audition on her knees. Jean Arthur, 
Loretta Young, Ann Sheridan were 
tested. Still no Scarlett to inflame the 
heart of Rhett Butler and capture 
the imagination of the public. 

Casting Ashley Wilkes, scion of 
Twelve Oaks and Scarlett's first love, 




The public wanted Gable but he 
was signed to MGM. Errnl Flynn 
was strongly considered, but tost 
out eventually. At bottom right. 
Leslie Howard specialized in 
playing roles like Ashley Wilkes, 
sensitive and aristocratic. 



**. * 



"David, I want you to meet Scarlett O'Hara," Vivien Leigh, flames lighting her 
face, stood before him. 





Selznick toyed with the idea oj 
ting Tallulah Bankhead as the 
\ Southern Belle. J 

set. Filming could not be delayed 
much longer. Under the terms of 
Gable's contract, Selznick had to 
start shooting no later than February 
15, 1939. And so, depressing or not, 
late in 1938 Selznick admitted he 
could do no better for Ashley than 
his original choice. How then, to 
convince the balky Briton? Money 
was not the answer. But Selznick 
knew that Howard's true ambition 
lay in what the actor thought were 
more creative fields — journalism, 
10 



fiction writing, film production — 
and the canny Hollywood business 
man made an offer the English 
aesthete could not refuse. Howard 
could be associate producer on a 
later Selznick film, Intermezzo — if 
he agreed to play Ashley. 

Half of the stellar quartet Selznick 
needed for his masterpiece was 
sewed up. And, still, no perfect 
Scarlett was ready to beguile the 
Tarleton twins in the opening shot of 
the film. David Selznick had not, 
however, let his casting difficulties 
damage his sense of humor. One 
story, perhaps apocryphal, has it 
that David and his agent brother 
Myron invited the front-running 
candidates to a grand dinner party 
at Myron's home in the mountains 
near Lake Arrowhead. A bus 
bearing wines, an orchestra and 
lavish hors d'oeuvres picked up the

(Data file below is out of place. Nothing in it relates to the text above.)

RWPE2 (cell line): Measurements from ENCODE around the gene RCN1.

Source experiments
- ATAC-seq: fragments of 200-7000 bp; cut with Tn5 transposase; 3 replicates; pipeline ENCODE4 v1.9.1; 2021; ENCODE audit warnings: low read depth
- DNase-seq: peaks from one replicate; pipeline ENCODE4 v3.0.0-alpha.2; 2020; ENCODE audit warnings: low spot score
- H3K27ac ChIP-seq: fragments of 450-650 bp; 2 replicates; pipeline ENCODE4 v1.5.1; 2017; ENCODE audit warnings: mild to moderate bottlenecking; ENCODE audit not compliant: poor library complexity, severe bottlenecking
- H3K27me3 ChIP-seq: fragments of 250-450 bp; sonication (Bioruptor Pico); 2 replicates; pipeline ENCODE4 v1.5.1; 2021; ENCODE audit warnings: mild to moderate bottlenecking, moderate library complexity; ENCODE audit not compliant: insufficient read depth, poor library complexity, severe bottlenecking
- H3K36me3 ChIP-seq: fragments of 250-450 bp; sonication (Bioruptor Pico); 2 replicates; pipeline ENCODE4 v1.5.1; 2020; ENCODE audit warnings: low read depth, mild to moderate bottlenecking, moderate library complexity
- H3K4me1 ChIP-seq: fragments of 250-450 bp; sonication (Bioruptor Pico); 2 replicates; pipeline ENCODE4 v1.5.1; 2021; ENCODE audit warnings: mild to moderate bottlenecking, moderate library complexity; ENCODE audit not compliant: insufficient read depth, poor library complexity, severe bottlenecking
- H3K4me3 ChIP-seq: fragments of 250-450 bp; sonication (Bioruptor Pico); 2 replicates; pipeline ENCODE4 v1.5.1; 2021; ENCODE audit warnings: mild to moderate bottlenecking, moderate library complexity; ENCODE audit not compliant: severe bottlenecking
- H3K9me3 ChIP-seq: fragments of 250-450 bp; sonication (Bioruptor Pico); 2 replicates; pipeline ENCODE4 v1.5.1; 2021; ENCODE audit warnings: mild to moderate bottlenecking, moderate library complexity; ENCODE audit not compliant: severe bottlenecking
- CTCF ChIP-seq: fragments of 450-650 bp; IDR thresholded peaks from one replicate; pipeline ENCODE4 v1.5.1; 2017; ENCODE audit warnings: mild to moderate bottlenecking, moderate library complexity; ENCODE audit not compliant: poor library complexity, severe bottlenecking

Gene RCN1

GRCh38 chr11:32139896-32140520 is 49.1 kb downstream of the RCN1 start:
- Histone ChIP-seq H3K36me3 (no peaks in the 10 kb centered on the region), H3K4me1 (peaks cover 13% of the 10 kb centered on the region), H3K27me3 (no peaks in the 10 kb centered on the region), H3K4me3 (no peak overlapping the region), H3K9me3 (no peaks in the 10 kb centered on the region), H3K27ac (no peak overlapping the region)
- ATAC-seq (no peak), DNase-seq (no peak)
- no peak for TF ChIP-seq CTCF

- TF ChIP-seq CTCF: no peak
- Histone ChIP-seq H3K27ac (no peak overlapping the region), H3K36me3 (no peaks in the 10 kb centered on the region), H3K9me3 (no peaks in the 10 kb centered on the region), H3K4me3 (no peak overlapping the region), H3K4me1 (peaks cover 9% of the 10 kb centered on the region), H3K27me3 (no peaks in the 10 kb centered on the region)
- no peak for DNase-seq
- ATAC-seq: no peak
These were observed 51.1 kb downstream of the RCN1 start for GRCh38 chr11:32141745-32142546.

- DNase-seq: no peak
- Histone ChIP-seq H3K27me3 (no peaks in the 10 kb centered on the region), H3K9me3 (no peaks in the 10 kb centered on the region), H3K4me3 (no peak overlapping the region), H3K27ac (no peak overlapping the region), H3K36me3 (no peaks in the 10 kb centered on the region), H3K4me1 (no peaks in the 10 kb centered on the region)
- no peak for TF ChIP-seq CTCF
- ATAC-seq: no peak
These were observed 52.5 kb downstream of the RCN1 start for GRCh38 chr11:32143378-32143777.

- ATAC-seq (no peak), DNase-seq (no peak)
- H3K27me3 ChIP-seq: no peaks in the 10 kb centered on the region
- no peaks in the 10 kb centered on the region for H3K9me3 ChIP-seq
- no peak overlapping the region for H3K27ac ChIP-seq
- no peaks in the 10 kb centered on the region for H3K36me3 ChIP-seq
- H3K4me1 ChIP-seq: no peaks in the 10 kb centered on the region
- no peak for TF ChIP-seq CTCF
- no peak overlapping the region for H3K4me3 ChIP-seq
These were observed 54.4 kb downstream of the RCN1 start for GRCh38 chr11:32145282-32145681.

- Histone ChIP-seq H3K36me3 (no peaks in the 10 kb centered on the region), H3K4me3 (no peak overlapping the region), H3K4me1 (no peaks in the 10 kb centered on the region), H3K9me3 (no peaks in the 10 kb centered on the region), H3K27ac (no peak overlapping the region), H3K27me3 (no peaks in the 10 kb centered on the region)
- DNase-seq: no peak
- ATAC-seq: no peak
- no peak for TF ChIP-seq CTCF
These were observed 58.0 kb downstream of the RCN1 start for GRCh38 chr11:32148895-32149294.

ladies, not one of whom knew that 
the other stars were also in the 
running for Scarlett, at David's 
home to ferry them in style to the 
gala. As Bob Thomas tells it, "All of 
the Scarletts appeared for dinner in 
their lovliest gowns, and the gay 
laughter resounded through the 
towering pines. But then the laugh- 
ter turned hollow when one or two 
of the famous actresses studied the 



amused faces of David and Myron. 
A glance around the gathering 
revealed the nature of the brothers' 
jest. The word quickly spread, and 
the frivolity turned into rancorous 
indignation." By Thanksgiving of 
1938 Selznick had cut the field to six 
actresses: Katharine Hepburn, Jean 
Arthur, Joan Bennett, Loretta 
Young, Paulette Goddard and a 
relative newcomer, Doris Jordan. 
Katharine Hepburn refused to test: 
"If you don't know whether I can act 
by now, you never will!" she told 
Selznick. She was out of the 
running. Paulette Goddard's tests 
were good. Loretta Young's weren't 
quite what Selznick wanted ; she 
was dropped from the list. Doris 
(Continued on page 27) 




e Manener tested jor the role. 
She lost the part, but gained a new 
\jiame— Susan Hauward. 



TIHII DfilV LOU GCHRK 
SAID ©OODIVI 



By Jay Acton 



"I'm going to remember this day for a long time. " 



On May 2, 1939 the longest 
playing streak in baseball his- 
tory came to an end. Lou 
Gehrig, the great first baseman of 
the New York Yankees who was 
batting an anemic .143, removed 
himself from the lineup ending a 
consecutive string of games that 
stretched back some fourteen seasons. 



Gehrig's remarkable and probably 
never to be equalled feat of 2130 
games was over. 

Gehrig entered the hospital for 
tests shortly after that. He had not 
been feeling well for sometime. His 
timing was off and he had had diffi- 
culty with his coordination. He had 
trouble hitting the ball out of the 



infield and his fielding prowess, once 
the pride of the Yankees, was only a 
shadow of his former ability.